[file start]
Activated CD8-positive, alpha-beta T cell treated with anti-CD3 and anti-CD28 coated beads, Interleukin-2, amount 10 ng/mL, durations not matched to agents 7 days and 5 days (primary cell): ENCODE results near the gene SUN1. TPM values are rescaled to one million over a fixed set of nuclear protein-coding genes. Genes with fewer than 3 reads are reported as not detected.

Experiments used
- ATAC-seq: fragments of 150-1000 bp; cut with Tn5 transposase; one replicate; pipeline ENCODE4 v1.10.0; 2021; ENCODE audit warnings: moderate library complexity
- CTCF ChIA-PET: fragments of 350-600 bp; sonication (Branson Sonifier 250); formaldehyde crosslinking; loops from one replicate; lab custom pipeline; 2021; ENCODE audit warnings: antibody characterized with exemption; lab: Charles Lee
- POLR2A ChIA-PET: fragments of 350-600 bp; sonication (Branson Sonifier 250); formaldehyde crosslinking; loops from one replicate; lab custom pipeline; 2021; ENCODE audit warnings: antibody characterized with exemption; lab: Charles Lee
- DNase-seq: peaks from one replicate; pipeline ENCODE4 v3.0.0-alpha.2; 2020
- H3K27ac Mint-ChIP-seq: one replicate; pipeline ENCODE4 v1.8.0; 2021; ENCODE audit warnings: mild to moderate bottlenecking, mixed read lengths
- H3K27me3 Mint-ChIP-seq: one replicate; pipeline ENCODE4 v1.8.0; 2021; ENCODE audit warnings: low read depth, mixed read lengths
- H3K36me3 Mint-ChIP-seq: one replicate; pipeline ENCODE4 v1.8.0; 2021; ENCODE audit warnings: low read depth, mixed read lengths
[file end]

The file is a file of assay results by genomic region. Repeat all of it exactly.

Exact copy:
Activated CD8-positive, alpha-beta T cell treated with anti-CD3 and anti-CD28 coated beads, Interleukin-2, amount 10 ng/mL, durations not matched to agents 7 days and 5 days (primary cell): ENCODE results near the gene SUN1. TPM values are rescaled to one million over a fixed set of nuclear protein-coding genes. Genes with fewer than 3 reads are reported as not detected.

Experiments used
- ATAC-seq: fragments of 150-1000 bp; cut with Tn5 transposase; one replicate; pipeline ENCODE4 v1.10.0; 2021; ENCODE audit warnings: moderate library complexity
- CTCF ChIA-PET: fragments of 350-600 bp; sonication (Branson Sonifier 250); formaldehyde crosslinking; loops from one replicate; lab custom pipeline; 2021; ENCODE audit warnings: antibody characterized with exemption; lab: Charles Lee
- POLR2A ChIA-PET: fragments of 350-600 bp; sonication (Branson Sonifier 250); formaldehyde crosslinking; loops from one replicate; lab custom pipeline; 2021; ENCODE audit warnings: antibody characterized with exemption; lab: Charles Lee
- DNase-seq: peaks from one replicate; pipeline ENCODE4 v3.0.0-alpha.2; 2020
- H3K27ac Mint-ChIP-seq: one replicate; pipeline ENCODE4 v1.8.0; 2021; ENCODE audit warnings: mild to moderate bottlenecking, mixed read lengths
- H3K27me3 Mint-ChIP-seq: one replicate; pipeline ENCODE4 v1.8.0; 2021; ENCODE audit warnings: low read depth, mixed read lengths
- H3K36me3 Mint-ChIP-seq: one replicate; pipeline ENCODE4 v1.8.0; 2021; ENCODE audit warnings: low read depth, mixed read lengths